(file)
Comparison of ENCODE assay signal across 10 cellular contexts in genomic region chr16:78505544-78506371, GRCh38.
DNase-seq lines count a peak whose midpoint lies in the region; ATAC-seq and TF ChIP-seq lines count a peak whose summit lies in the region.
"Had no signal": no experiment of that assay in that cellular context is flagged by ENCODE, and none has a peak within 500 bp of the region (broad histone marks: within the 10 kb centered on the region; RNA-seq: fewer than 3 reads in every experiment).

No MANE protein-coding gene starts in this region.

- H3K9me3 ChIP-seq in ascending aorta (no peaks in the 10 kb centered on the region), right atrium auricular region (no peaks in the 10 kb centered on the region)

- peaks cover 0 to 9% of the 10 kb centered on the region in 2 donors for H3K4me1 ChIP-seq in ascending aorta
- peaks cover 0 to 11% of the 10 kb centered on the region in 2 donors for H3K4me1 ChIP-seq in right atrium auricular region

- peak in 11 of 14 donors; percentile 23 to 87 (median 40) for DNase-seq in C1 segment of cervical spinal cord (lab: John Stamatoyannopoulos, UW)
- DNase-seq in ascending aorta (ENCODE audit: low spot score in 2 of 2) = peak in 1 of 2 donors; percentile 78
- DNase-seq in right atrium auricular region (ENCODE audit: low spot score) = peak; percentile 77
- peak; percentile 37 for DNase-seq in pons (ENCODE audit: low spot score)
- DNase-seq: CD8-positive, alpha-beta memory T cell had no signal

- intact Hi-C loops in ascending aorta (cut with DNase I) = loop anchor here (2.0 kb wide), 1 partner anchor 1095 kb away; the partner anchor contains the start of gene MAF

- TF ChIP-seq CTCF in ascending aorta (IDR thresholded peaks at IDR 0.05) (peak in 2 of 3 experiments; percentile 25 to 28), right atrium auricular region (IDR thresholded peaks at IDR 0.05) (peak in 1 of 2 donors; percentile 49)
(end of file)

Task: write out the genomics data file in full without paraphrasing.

Comparison of ENCODE assay signal across 10 cellular contexts in genomic region chr16:78505544-78506371, GRCh38.
DNase-seq lines count a peak whose midpoint lies in the region; ATAC-seq and TF ChIP-seq lines count a peak whose summit lies in the region.
"Had no signal": no experiment of that assay in that cellular context is flagged by ENCODE, and none has a peak within 500 bp of the region (broad histone marks: within the 10 kb centered on the region; RNA-seq: fewer than 3 reads in every experiment).

No MANE protein-coding gene starts in this region.

- H3K9me3 ChIP-seq in ascending aorta (no peaks in the 10 kb centered on the region), right atrium auricular region (no peaks in the 10 kb centered on the region)

- peaks cover 0 to 9% of the 10 kb centered on the region in 2 donors for H3K4me1 ChIP-seq in ascending aorta
- peaks cover 0 to 11% of the 10 kb centered on the region in 2 donors for H3K4me1 ChIP-seq in right atrium auricular region

- peak in 11 of 14 donors; percentile 23 to 87 (median 40) for DNase-seq in C1 segment of cervical spinal cord (lab: John Stamatoyannopoulos, UW)
- DNase-seq in ascending aorta (ENCODE audit: low spot score in 2 of 2) = peak in 1 of 2 donors; percentile 78
- DNase-seq in right atrium auricular region (ENCODE audit: low spot score) = peak; percentile 77
- peak; percentile 37 for DNase-seq in pons (ENCODE audit: low spot score)
- DNase-seq: CD8-positive, alpha-beta memory T cell had no signal

- intact Hi-C loops in ascending aorta (cut with DNase I) = loop anchor here (2.0 kb wide), 1 partner anchor 1095 kb away; the partner anchor contains the start of gene MAF

- TF ChIP-seq CTCF in ascending aorta (IDR thresholded peaks at IDR 0.05) (peak in 2 of 3 experiments; percentile 25 to 28), right atrium auricular region (IDR thresholded peaks at IDR 0.05) (peak in 1 of 2 donors; percentile 49)